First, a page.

It’s a sad but obvious truth: Many fans love their favorite team and its star athletes so much that they find it easy to rationalize what are otherwise despicable or deceitful acts as a mere miscalculation of reasoning.
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While Marcos Maidana may think he won the fight with Floyd Mayweather, he was outclassed.
Floyd Mayweather’s immense popularity at the box office and through pay-per-view receipts is born directly from two factions. Those who love him. Those who, well, don’t.
Northern Illinois, who play in the Mid-Atlantic Conference, is tied with Alabama for the second most wins since 2010. Its program is the standard which all teams from non-power conferences should emulate.
The tweet was one of thousands on Monday that offered an opinion about a woman-beater/running back being released from his NFL team and suspended by the league indefinitely. It read: “The Ravens didn’t release Ray Rice when they saw this video. They released Ray Rice when YOU saw this video. Remember that.”
Playoff baseball is not to be taken for granted at any level, its importance felt on the field and at the box office and everywhere in between. The 51s have made it a reality for consecutive seasons.
Michael Sam, the first openly game player to be drafted in the NFL, was cut by St. Louis and looks to catch on with Dallas. The NFL can be hypocritical on many issues. But when it comes to evaluating talent, teams keep those players they feel can best deliver victories.
Mountain Ridge and the 15 other teams define the best Little League has to offer on the field. But the sponsorship banners flying above the park remind everyone that the Little League tournament is also big business.
UNLV’s football team should see much better nights this season, mostly because it’s doubtful the Rebels will play a more talented team than the side it encountered Saturday before 50,103 and an ESPN audience.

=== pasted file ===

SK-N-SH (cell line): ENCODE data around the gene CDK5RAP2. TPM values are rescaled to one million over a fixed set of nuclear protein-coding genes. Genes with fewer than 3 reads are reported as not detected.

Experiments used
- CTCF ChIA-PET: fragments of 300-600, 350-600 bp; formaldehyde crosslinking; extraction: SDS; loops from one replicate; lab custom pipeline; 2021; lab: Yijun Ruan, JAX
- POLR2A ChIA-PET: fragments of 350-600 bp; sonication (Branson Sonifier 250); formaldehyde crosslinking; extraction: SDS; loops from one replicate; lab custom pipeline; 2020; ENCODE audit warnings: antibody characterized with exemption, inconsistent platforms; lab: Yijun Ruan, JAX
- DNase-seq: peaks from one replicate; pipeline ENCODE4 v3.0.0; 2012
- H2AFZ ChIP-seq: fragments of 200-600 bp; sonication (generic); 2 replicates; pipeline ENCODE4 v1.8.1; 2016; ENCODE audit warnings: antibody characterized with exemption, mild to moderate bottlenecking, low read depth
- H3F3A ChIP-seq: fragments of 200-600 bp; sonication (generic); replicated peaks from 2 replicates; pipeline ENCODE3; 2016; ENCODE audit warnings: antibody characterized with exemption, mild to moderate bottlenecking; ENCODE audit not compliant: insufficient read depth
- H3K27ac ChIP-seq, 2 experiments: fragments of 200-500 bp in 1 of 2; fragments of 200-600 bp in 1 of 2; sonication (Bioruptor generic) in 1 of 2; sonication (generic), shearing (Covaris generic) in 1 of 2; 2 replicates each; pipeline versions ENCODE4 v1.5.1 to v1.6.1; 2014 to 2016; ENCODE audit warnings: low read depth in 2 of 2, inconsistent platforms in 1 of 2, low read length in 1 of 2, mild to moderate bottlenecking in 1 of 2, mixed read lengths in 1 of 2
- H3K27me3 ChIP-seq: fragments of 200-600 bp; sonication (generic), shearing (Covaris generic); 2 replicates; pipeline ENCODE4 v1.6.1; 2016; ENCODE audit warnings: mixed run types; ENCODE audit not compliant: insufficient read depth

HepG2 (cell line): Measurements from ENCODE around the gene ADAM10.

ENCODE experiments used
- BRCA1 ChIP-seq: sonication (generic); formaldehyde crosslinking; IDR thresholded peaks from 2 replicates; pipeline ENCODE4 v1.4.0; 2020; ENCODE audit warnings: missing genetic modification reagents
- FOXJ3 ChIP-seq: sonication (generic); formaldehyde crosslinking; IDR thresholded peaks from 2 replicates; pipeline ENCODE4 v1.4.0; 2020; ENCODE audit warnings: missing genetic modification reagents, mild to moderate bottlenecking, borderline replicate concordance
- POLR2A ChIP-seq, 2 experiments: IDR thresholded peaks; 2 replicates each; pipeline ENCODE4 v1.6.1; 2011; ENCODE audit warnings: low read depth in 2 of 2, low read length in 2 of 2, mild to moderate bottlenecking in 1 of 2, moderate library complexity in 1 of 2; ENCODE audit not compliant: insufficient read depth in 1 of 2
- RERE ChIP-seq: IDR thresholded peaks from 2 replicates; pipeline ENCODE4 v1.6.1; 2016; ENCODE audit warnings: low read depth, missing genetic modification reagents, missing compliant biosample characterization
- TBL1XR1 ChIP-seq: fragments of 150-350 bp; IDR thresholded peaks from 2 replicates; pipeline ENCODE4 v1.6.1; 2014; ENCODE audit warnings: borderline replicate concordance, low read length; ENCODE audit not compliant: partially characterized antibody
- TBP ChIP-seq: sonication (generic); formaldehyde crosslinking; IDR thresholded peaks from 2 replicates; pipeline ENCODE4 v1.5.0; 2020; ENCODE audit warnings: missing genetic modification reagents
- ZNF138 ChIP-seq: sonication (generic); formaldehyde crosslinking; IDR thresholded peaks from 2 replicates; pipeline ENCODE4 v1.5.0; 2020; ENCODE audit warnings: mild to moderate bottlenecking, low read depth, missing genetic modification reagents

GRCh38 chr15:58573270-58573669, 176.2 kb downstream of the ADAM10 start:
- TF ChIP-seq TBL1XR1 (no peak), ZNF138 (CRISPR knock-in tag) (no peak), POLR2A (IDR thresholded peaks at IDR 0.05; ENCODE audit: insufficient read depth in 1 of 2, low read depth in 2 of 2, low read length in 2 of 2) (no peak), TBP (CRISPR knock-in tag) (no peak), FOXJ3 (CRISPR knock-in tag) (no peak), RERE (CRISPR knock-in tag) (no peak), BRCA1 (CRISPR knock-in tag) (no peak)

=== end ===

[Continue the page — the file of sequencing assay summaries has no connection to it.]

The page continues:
The Rebels are excited about opportunities and not worried about obstacles as they open the season against heavily favored Arizona. That’s an important change for Bobby Hauck’s team.
Ashton Cave, on the last time he would manage the Las Vegas team, again proved he understood the mission of Little League baseball better than anyone.
The Mountain Ridge Little League team, regardless of their final finishing position, are the clear No. 2 in Nevada sports history in terms of success. And it’s not close.
Mountain Ridge was defeated by Chicago 7-5 in the U.S. Championship game of the Little League World Series on Saturday.
If coaching truly is taking a group of players where they can’t take themselves, Ashton Cave this summer set a historic standard for future Little League managers throughout Nevada to emulate.
Frank Thomas. Jose Canseco. Zach Walters. It has never mattered who is working in the batting cage on a particular day. Austin Kryszczuk finds a seat at On Deck Baseball Academy and watches. Learns. Soaks in every swing.
The first team in Nevada history to advance to the Little League World Series has now reached the United States championship game, the result of a 8-1 victory on Wednesday night.
There is every chance that under the bright lights of Lamade Stadium at 4:30 p.m. PDT Wednesday, no Little League World Series game involving teams from the United States will have been more hyped and anticipated.
A few miles from the grandeur of Lamade Stadium, you can visit the humble ballpark where Little League was born — with wood bats and home-stitched uniforms and umpires who kept count by picking up stones.
Whether it was pitching or batting, Las Vegas’ representative in the Little League World Series had a big day Sunday.
Mountain Ridge Little League has a challenge ahead of them on Sunday when they play the team from Chicago.
Every year, the question of whether television should be broadcasting the Little League World Series comes up.
Mountain Ridge, The first team in Nevada history to advance to the Little League World Series opened play Thursday night by defeating the Midwest champion from South Dakota 12-2 before 7,928 and an ESPN2 audience.
Coaches looked for 14 kids who understood that everyone had a role. No flamboyance. No cockiness. No arrogance.
At the Little League World Series, a team from Chicago and a pitcher from Pennsylvania are contradicting the notion that baseball is dead in the urban areas of America.
It was minutes before the biggest game of their young lives, one that could deliver their state a gigantic piece of history, a packed stadium and national television audience prepared to sit and watch and hang on every pitch.